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Arts & culture, Theatre

The Short Works Festival

Date & time
Thursday, November 7, 2019
8 p.m. – 9:30 p.m.

$2.00 students and seniors / $5.00 general admission


Department of Theatre

514-848-2424, ext. 4555


F. C. Smith Building
7141 Sherbrooke W.
Cazalet Theatre

Wheel chair accessible


This festival of 20 to 30 minute plays created by students runs from November 6 through 10. There are five plays in total, shown in two programs. Scroll down to read more.

Tickets available online or at the door. 

Wednesday, November 6 8:00 p.m.


Evermore, Edgar 


Thursday, November 7 8:00 p.m.

The Web we Weave 

The Killing of a Sacred Duck

Friday, November 8 8:00 p.m.


Evermore, Edgar


Saturday, November 9 2:00 p.m.


Evermore, Edgar


Saturday, November 9 8:00 p.m.

The Web we Weave

The Killing of a Sacred Duck

Sunday, November 10 2:00 p.m.

The Web we Weave

The Killing of a Sacred Duck


Statuary is a contemporary retelling of the highly-romanticized Pygmalion myth from the perspective of his statue-turned-wife, Galatea. Combining passages from Ovid’s Metamorphoses and contemporary dialogue, this two-person play explores the issues of consent control and agency in abusive relationships.

Content warning: domestic abuse, sexual assault.

Director's note: I have always been somewhat perturbed by the androcentric nature of literature. Up until recently stories were written by men for men and about men. Women would come and go as a means of serving men and fulfilling their desires, but were never fully fleshed out people themselves. I wanted to subvert this by giving the female, quite literally, a voice. A chance to depict what reality may have looked like beneath a poet’s sweet nothings. A chance to discuss core issues that, despite strides we have made, have transcended time. - Taylor Paskar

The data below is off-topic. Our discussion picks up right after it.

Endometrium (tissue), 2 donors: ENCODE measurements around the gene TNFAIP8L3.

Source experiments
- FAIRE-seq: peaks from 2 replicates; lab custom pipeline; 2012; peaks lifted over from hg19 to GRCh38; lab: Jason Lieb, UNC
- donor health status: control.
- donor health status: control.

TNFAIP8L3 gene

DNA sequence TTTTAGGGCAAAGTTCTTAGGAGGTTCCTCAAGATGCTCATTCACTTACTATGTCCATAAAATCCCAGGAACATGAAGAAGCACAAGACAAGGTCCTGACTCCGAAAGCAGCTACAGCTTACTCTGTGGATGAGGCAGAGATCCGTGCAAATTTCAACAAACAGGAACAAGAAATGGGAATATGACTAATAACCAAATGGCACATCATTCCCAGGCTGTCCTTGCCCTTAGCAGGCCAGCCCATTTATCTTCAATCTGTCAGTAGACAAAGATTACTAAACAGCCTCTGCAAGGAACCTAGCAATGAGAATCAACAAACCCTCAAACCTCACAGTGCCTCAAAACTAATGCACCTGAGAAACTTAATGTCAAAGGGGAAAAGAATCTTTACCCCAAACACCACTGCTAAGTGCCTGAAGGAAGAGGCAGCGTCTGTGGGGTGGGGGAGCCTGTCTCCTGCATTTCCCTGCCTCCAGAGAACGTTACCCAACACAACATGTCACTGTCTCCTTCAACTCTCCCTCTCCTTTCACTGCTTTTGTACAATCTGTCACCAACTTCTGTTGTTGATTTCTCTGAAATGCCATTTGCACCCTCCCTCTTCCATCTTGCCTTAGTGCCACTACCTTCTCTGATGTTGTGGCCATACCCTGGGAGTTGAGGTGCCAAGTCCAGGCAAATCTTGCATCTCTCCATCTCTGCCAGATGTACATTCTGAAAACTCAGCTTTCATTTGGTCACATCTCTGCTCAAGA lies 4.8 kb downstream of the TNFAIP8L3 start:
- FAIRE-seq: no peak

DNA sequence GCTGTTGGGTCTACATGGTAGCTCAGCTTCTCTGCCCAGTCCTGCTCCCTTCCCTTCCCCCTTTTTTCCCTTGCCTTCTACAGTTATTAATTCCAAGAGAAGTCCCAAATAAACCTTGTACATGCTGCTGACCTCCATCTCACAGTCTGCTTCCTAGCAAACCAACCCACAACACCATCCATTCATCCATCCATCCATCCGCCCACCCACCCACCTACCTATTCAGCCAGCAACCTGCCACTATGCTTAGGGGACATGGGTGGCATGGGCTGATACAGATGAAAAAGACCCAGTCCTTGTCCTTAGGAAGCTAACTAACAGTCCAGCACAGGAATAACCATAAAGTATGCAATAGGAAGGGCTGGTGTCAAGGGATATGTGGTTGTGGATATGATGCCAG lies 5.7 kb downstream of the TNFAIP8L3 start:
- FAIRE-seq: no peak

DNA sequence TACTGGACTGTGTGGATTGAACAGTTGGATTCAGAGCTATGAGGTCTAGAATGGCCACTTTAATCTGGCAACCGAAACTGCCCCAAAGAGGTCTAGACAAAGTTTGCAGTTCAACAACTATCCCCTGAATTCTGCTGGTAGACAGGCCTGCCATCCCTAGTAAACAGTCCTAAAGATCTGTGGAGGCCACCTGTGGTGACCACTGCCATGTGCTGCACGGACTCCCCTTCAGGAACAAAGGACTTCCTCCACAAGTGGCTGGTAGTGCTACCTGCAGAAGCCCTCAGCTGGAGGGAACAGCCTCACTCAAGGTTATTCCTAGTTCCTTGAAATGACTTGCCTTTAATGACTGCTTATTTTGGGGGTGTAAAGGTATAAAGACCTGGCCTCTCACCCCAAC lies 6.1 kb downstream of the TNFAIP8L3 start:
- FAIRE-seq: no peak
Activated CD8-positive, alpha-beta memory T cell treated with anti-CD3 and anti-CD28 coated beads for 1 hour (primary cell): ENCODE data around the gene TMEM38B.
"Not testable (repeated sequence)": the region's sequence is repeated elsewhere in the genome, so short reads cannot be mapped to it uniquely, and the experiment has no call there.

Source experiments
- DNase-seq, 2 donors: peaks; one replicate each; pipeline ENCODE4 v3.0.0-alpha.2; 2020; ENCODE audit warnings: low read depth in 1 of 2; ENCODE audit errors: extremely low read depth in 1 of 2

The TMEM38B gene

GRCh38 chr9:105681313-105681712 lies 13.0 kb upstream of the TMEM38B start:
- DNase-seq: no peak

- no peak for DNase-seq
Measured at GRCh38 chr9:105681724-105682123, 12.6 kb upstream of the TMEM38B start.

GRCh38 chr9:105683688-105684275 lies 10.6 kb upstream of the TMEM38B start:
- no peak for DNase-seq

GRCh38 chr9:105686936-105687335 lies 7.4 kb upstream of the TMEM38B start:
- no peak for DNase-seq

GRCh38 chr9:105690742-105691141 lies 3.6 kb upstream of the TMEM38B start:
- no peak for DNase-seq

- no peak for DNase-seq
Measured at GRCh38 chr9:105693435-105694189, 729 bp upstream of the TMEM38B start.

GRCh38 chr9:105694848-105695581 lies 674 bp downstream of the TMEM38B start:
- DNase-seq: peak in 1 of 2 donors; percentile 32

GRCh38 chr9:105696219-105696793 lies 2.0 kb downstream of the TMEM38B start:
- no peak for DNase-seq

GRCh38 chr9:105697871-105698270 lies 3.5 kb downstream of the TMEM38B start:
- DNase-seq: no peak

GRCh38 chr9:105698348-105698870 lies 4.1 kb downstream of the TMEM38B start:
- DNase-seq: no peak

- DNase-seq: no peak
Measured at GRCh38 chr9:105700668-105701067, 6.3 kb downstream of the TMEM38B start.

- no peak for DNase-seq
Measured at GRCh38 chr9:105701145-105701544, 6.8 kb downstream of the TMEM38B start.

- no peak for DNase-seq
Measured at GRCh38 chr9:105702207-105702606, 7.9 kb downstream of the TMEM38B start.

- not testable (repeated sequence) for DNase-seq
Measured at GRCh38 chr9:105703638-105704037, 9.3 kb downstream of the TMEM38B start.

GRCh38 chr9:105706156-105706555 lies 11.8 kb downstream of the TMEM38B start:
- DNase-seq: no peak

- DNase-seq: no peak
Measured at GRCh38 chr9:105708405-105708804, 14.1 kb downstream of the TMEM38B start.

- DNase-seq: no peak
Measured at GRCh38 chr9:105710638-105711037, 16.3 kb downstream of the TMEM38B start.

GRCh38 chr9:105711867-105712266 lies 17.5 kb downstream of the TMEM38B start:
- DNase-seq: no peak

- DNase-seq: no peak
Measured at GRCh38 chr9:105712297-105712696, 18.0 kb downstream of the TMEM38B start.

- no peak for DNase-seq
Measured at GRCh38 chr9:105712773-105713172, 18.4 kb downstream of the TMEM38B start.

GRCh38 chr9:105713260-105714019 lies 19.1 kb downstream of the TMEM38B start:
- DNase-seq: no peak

Cast and Production Team

Pygmalion: Samson Mills

Galatea: Maryam Nour

Narrator: Noah Labrance

Playwright, Director: Taylor Paskar

Stage Manager: Alicia Magliocco

Costume, Prop, Set & Lighting Designer: Isabel Gelfand

Lighting Assistant: You Chen Zhang

Sound Designer: Kaylie Rennebohm

Fight Director: Natasha Perry-Fagant

Evermore, Edgar

A heartbeat. A raven. A thunderstorm.

Between worlds of memory and madness, Evermore, Edgar is a puppetry piece that tells the story of poet Edgar Allan Poe, haunted by the perverse tales of his own creations. 

Director's note: This piece was particularly intriguing for me in the way that it uses bold fantastical images to grapple with certain pains of Edgar's human experience. As lines blur between the real and the imaginary, we come to see a retelling of Poe's tales that questions the man behind the words. One of the ways in which we embodied and navigated the exploration of the artist-creation relationship was through building the puppets ourselves- allowing each actor and puppeteer to have agency in the design, mechanism and operation of the puppets. It was important to us that in the creation of this production we used almost entirely repurposed, found or borrowed materials to create our puppets, sets, and costumes. - Mariia Masha Bashmakova

Cast and Production Team

Edgar: Lila Ciesielski

Reynolds: Freddy Van Camp

Noname & Roderick (operator): Jennifer Jack

Noname & Zachary (operator): Vanessa Lazare

Playwright: Lila Ciesielski

Director, Designer: Mariia Masha Bashmakova

Dramaturg, Stage Manager: Camille Fecteau

Designer: Jennifer Jack

Assistant Stage Manager: Georgia Holland

A special thank you to Emme Geryk, original puppeteer for Noname & Zachary


GARBAGE PARIS exemplifies just how hard it is to have conversations in contemporary society. Exploring the intricacies of misogyny, queer culture and power dynamics, we want to know what makes you uncomfortable.

Old men? Vagina jokes?